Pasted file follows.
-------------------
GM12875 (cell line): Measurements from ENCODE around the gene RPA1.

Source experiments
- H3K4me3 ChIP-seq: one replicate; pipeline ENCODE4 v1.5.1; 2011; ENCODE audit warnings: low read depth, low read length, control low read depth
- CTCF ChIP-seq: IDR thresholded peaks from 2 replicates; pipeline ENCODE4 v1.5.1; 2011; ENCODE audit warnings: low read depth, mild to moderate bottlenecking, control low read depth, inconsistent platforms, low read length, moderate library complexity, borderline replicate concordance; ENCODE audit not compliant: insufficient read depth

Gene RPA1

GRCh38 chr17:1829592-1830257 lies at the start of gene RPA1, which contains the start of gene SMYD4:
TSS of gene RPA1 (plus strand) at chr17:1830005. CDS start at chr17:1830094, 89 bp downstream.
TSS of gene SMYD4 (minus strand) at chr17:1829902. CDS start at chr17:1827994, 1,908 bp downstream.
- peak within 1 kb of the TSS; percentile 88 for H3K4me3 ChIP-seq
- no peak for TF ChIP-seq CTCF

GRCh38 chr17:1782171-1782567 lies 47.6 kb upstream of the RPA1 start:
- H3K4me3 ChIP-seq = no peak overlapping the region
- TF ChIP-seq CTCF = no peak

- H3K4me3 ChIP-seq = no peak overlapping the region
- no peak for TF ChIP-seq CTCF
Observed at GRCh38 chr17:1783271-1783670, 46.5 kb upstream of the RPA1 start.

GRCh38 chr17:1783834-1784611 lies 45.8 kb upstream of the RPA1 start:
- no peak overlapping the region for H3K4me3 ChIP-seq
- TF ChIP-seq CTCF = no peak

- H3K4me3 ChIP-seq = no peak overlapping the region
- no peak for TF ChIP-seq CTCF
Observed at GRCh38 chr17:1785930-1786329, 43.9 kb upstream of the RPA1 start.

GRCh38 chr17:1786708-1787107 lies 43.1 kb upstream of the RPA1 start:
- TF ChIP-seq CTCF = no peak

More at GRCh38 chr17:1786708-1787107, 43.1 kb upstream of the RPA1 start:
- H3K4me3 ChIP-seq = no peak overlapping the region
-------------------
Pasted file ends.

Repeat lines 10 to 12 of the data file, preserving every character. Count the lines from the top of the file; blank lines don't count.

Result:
- no peak for TF ChIP-seq CTCF

GRCh38 chr17:1782171-1782567 lies 47.6 kb upstream of the RPA1 start:
- H3K4me3 ChIP-seq = no peak overlapping the region